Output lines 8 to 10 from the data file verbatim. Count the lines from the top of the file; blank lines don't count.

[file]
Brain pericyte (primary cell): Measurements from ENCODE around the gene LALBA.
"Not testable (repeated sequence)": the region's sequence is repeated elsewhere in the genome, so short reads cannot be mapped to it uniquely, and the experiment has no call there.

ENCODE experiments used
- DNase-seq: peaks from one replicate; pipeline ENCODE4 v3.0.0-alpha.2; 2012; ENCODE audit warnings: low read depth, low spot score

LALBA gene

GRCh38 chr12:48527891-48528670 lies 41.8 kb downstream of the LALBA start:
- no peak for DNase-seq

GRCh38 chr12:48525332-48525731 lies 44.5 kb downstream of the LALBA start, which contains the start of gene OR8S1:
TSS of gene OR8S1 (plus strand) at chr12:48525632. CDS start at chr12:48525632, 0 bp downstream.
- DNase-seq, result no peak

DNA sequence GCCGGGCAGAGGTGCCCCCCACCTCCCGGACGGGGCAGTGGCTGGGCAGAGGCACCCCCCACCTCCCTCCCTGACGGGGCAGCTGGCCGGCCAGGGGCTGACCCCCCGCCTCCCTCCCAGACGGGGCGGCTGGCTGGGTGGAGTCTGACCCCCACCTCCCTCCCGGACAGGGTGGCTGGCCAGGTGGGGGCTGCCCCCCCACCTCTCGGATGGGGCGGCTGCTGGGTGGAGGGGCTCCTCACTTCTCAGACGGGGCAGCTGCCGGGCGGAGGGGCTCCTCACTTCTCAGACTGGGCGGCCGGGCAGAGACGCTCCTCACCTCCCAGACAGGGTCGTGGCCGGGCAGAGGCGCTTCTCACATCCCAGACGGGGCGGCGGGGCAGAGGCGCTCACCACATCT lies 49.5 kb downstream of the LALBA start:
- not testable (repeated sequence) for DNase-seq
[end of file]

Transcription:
GRCh38 chr12:48525332-48525731 lies 44.5 kb downstream of the LALBA start, which contains the start of gene OR8S1:
TSS of gene OR8S1 (plus strand) at chr12:48525632. CDS start at chr12:48525632, 0 bp downstream.
- DNase-seq, result no peak